I record 7.30 NSW on ABC 24 when it is broadcast. I also record Landline on ABC1 when it is broadcast. I watch them later at my convenience. This week both had stories on chickens, chooks, hens or fowl. Whatever, but specifically about the way the are kept when they are used to produce commercial quantities of eggs.
If you don't know how chickens are kept when they aren't free range, then you damn well ought to find out. If you don't buy free range eggs, then you damn well ought to.
We buy our free range eggs from the el cheapo Asian green grocer. They cost about $2 less than you pay for them in the supermarket. The first time I checked, they came from a free range egg farm in South Gippsland. I checked the place on the net and it seemed legit. Now they come from Local Farms. I really ought to check that out too.
Truth in labelling is quite topical. Can I trust that a dozen eggs from the el cheapo green grocer are really free range? Of course I can. I live in Australia and nothing dodgy with labelling happens here!
In NSW there is a case before the courts regarding what is really free range. I have an image of free range as being chooks in a paddock of grass pecking away, scratching away and occasionally bothering each other. They lay their eggs under bushes and sometimes where they roost.
People who care about animals are suggesting free range should be around 700 birds per hectare. The egg producers association, the board being mainly made up of large volume egg producers, suggest that 20,000 birds per hectare is appropriate. I have not mistyped the numbers. 700 as against 20,000. Small business free range egg producers agree with the animal welfare folk's number.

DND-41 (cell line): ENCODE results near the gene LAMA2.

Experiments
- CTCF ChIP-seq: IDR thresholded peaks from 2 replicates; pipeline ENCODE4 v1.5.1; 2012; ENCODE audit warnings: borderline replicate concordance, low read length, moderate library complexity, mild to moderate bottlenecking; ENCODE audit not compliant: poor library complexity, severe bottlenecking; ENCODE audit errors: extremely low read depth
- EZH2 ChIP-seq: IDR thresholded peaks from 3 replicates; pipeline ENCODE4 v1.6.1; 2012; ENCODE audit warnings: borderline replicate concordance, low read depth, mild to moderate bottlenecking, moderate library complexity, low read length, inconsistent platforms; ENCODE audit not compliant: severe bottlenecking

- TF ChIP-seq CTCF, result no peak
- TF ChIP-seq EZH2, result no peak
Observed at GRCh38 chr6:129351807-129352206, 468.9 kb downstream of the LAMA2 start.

The egg producer's spinner was one of the worst I have ever seen. A skilled spinner would have convinced a few people and ameliorated the argument a little. This one just made me angrier and angrier. I should go back and check the programmes and transcripts and at least give the reporter from 7.30 NSW a name and her due. She was good.
The clincher for me was when the words 'dust bowl' were mentioned. 20,000 free range hens on one hectare, how could it be anything else but a dust bowl.
Twenty thousand chickens on one hectare is not free range in the public's eyes. I am happy if you can convince me otherwise.
The outcome from the court case will be interesting. If the court agrees twenty thousand is an ok figure, then I will suggest there is little point in buying free range eggs.
Have I convinced you yet to only buy free range eggs and free range hen meat? Try this then.
I have heard of debeaking. The spinner likened it to cutting off a fingernail. The animal rights person said that there are useful nerve endings in the beaks. I don't think it was spelt out in the shows, but I guess birds are debeaked to stop them inflicting damage when they attack each other. They readily attack each other when they are stifled in close quarters and can barely move. I'd reckon debeaking would be on You Tube. I am not going to check because I don't want to see the debeaking machine in action again. Once was enough.
I am just another latte drinking inner city greenie complaining about honest farmers trying to make a living who really care for their animals on an individual basis. Or am I? I grew up on a farm. My father wasn't a bad man and did not deliberately mistreat animals, but I know what went on at farms in the sixties and seventies. It was not nice.
Free range chickens must be exactly as we imagine them. If that mean we pay more, then so be it. Here is a link, put solely here so that what I have written may be picked up. http://www.nswfarmers.org.au/policy_committees/eggs/